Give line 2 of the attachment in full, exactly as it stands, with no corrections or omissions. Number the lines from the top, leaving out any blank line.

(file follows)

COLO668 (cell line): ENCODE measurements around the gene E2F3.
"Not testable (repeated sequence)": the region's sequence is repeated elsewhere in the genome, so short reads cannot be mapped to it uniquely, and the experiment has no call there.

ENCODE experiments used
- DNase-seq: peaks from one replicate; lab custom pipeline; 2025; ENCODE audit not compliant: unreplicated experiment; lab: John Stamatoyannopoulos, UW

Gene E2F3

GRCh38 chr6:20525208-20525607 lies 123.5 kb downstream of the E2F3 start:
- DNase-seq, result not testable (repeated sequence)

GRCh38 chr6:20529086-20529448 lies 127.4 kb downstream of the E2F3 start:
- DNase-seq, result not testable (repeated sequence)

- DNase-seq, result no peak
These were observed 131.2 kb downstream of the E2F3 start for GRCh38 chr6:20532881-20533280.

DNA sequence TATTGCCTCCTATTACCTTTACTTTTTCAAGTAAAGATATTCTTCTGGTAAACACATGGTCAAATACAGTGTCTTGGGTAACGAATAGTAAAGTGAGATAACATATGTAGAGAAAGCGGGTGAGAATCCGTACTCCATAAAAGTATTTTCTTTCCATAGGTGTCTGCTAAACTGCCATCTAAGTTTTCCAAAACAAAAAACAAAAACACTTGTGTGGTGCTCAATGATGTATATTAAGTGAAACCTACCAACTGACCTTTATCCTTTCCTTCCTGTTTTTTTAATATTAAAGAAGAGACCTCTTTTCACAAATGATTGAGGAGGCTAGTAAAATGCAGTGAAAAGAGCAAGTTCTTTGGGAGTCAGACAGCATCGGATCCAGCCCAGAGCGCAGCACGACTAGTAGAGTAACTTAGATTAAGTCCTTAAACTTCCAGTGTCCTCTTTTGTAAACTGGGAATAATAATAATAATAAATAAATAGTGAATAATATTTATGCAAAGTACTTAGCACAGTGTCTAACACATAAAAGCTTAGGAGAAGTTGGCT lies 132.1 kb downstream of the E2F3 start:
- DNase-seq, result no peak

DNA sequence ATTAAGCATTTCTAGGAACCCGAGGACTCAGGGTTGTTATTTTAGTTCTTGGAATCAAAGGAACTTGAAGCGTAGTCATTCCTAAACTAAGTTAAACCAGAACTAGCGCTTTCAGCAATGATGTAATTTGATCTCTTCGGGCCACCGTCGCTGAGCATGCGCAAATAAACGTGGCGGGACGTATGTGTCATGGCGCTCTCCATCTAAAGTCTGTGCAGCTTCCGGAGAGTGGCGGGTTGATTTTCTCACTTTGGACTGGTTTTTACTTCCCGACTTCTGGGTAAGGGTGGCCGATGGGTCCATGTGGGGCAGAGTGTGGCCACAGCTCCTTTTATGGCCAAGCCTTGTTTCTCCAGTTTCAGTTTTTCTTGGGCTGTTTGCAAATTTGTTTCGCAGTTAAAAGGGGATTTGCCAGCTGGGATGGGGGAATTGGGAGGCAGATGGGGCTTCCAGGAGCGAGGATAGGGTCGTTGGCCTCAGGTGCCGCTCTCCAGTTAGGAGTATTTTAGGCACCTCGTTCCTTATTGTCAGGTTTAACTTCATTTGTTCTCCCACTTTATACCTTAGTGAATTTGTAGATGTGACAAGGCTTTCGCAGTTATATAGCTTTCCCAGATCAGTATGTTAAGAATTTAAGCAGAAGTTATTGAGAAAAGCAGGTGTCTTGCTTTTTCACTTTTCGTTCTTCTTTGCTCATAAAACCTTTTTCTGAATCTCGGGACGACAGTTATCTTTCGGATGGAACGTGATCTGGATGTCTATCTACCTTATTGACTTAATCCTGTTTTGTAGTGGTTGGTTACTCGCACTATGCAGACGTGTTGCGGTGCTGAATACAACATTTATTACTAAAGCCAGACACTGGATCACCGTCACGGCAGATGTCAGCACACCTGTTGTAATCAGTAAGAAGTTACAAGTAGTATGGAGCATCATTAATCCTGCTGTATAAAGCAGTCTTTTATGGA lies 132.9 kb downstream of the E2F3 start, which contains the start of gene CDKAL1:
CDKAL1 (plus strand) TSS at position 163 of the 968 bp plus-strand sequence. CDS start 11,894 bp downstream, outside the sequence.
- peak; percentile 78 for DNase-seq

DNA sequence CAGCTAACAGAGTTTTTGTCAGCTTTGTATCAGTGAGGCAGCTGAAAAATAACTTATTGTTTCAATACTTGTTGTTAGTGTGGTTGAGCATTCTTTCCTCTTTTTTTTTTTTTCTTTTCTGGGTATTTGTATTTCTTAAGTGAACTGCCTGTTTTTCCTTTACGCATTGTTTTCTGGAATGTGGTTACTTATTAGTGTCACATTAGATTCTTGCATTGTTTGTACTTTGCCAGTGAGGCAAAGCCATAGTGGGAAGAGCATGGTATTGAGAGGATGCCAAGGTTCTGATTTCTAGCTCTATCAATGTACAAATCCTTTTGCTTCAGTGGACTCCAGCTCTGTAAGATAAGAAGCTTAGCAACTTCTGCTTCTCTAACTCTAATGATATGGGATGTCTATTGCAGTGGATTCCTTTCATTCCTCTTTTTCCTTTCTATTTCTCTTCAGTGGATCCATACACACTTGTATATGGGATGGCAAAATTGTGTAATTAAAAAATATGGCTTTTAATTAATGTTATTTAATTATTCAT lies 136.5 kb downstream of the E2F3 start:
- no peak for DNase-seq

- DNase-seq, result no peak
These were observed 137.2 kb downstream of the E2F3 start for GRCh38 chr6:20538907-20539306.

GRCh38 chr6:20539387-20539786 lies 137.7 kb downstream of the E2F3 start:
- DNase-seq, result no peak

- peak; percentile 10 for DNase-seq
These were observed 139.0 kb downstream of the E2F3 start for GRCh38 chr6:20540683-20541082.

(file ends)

"Not testable (repeated sequence)": the region's sequence is repeated elsewhere in the genome, so short reads cannot be mapped to it uniquely, and the experiment has no call there.